Covid has shown what medical spending can do to the poor and even the middle classes. Governments must act at the micro and macro levels
With Covid cases detected touching 3 crore, it is entirely possible that many lakh citizens have had to be hospitalized in the past year. Last month, the General Insurance Council revealed that insurers had received more than 15 lakh claims. But this might only represent a fraction of the total complaints received. And hundreds of thousands of dollars more would have benefited from treatment without the benefit of insurance. The 2017-18 NSO Healthcare Survey found that over 80% of Indians lacked health insurance coverage. The same report also found that only 42% of patients sought inpatient treatment in public hospitals, highlighting the extent of dependence on private care for low-income Indians.
This newspaper yesterday highlighted the widow of a marginal farmer, Sunita Paswan, struggling with a debt of Rs 2.5 lakh after she was unsuccessfully transferred to a private hospital because a public hospital in Muzaffarpur did not have a bed. The farm’s last harvest income was only Rs 18,000, highlighting the dire odds Sunita now faces. Even the insured middle class has had to dip into its pockets with insurers refusing claims for many aspects of Covid treatment in private hospitals like consumables (masks, gloves, PPE, etc.) and various running costs. Even before Covid, direct spending (OOP) on healthcare outweighed government spending 2: 1.
Not only most of the developed countries, but even some emerging economies like Brazil, Cuba, South Africa and Turkey have a much lower OOP than India. Clearly, India needs to improve both public health and insurance coverage. Since the 2018 NSO survey, the Centre’s PM-JAY has registered 16 crore of households. But its effectiveness during this pandemic is called into question after responses from RTI revealed that PM-JAY has been catastrophic in many states with UP, Bihar, Gujarat, Punjab and Jharkhand the worst culprits.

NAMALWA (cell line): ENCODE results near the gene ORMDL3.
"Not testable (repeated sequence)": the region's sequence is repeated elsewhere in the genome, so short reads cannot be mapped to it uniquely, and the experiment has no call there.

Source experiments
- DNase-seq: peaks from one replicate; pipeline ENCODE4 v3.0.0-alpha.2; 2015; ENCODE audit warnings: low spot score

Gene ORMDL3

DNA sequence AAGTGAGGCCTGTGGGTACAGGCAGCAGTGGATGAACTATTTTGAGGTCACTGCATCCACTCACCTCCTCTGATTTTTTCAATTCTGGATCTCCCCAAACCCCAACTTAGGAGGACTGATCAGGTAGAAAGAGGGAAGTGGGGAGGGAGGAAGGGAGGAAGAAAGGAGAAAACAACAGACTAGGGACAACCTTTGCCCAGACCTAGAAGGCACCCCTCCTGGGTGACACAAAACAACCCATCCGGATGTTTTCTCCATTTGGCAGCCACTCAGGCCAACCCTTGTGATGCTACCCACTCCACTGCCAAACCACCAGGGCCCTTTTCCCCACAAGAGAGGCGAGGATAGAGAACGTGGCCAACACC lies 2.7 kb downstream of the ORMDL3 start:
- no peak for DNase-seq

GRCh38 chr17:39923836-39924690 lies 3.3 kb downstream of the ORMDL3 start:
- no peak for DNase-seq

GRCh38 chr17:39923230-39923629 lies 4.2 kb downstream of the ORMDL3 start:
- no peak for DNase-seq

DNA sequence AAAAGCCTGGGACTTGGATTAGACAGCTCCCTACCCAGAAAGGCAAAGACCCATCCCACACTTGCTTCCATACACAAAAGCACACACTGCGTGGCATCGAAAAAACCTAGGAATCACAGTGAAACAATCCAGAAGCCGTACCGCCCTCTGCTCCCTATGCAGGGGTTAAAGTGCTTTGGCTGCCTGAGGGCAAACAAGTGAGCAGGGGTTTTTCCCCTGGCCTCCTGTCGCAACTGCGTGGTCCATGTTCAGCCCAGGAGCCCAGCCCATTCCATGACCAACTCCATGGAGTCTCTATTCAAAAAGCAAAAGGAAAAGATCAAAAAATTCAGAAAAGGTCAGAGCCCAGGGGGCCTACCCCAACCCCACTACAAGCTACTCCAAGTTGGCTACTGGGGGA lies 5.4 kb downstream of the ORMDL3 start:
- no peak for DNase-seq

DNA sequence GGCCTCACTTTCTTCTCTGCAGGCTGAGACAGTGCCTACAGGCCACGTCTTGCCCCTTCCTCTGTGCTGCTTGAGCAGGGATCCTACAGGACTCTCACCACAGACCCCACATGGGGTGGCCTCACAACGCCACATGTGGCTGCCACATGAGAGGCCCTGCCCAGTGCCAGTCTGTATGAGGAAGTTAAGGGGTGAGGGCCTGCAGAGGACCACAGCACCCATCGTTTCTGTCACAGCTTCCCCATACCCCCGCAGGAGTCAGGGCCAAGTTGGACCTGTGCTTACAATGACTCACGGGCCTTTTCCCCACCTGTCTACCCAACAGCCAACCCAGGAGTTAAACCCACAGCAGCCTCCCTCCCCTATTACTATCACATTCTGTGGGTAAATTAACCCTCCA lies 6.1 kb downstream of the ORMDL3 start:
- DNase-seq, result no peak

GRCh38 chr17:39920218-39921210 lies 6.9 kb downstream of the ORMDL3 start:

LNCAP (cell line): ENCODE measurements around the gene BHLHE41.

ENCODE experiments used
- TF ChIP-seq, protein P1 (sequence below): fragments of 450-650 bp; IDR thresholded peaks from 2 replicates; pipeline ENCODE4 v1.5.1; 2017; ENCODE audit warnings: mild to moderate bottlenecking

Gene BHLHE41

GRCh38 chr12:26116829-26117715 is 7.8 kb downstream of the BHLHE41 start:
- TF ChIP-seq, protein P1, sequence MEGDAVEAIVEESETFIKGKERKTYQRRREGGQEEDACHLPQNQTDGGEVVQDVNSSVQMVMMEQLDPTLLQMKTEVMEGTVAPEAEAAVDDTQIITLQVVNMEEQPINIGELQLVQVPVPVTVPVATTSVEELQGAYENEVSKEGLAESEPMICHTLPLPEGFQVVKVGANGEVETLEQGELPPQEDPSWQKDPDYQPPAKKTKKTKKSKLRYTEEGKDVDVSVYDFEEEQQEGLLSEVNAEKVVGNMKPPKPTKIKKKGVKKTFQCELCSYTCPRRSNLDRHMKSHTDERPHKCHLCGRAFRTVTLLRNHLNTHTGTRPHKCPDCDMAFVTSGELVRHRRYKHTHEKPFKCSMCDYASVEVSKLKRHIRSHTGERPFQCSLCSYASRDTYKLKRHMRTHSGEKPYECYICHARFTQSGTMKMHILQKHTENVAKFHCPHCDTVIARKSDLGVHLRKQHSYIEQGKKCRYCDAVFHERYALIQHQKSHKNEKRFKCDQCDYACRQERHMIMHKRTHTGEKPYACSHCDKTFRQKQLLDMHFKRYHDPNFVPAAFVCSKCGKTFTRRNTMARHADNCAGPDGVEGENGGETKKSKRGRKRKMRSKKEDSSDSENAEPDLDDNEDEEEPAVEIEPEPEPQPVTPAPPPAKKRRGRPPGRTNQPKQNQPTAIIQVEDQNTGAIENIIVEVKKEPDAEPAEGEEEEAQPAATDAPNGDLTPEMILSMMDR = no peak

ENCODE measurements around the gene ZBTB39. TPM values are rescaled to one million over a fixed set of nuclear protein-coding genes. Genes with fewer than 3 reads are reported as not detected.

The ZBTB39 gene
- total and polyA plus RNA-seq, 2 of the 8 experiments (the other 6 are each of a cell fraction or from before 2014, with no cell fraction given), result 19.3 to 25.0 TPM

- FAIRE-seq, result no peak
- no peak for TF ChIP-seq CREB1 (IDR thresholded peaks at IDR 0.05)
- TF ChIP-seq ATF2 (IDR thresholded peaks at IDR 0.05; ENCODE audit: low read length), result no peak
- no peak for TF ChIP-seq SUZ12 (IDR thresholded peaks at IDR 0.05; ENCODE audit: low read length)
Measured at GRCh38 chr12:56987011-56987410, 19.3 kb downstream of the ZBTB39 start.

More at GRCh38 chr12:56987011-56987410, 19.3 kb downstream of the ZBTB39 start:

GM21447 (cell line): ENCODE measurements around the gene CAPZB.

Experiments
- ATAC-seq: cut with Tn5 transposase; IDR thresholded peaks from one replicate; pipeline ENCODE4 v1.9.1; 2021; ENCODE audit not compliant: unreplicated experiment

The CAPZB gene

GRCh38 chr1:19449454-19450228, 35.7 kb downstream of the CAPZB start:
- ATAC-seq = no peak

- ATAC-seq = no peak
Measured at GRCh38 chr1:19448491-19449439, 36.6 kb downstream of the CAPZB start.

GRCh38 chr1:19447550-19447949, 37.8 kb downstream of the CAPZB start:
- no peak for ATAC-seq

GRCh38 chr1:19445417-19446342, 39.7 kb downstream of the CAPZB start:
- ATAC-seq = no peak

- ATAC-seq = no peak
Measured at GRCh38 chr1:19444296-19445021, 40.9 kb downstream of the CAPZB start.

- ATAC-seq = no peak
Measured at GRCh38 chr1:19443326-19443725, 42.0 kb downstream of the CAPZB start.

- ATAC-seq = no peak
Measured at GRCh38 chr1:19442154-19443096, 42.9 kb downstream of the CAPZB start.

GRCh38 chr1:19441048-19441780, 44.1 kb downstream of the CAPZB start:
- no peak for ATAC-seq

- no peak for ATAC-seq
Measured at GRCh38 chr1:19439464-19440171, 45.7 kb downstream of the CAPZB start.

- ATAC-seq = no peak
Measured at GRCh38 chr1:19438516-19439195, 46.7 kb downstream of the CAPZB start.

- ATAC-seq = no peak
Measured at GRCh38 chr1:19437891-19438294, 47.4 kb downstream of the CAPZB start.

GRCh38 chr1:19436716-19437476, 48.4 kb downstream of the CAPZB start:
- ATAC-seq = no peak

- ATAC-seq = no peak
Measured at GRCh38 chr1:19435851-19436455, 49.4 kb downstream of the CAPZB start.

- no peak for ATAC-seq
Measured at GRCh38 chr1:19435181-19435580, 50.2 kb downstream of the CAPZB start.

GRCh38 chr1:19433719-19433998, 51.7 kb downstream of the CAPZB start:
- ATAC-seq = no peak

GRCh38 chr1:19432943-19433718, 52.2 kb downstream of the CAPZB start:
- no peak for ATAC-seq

For too long, most parts of India have underestimated public health. In 2018, only 4% of those who received inpatient medical care in public hospitals in Bihar received free medicine compared to 89% in Tamil Nadu. One in five BPL households charged medical expenses to their fate. The latest economic survey also clearly warned the government against healthcare costs that drive people into poverty, while suggesting an increase in public health budgets to 3% of India’s GDP. Given the current unemployment crisis in India, such an increase in spending will also create thousands of jobs in the healthcare sector. While the Center rejected a PIL requesting compensation of Rs 4 lakh for Covid deaths, governments must make an effort to understand the debt linked to Covid hospitalization and make special payments for most deserving cases . And if this crisis does not lead to an increase in public health spending, we really wonder what will happen.
This article appeared as an editorial notice in the print edition of The Times of India.
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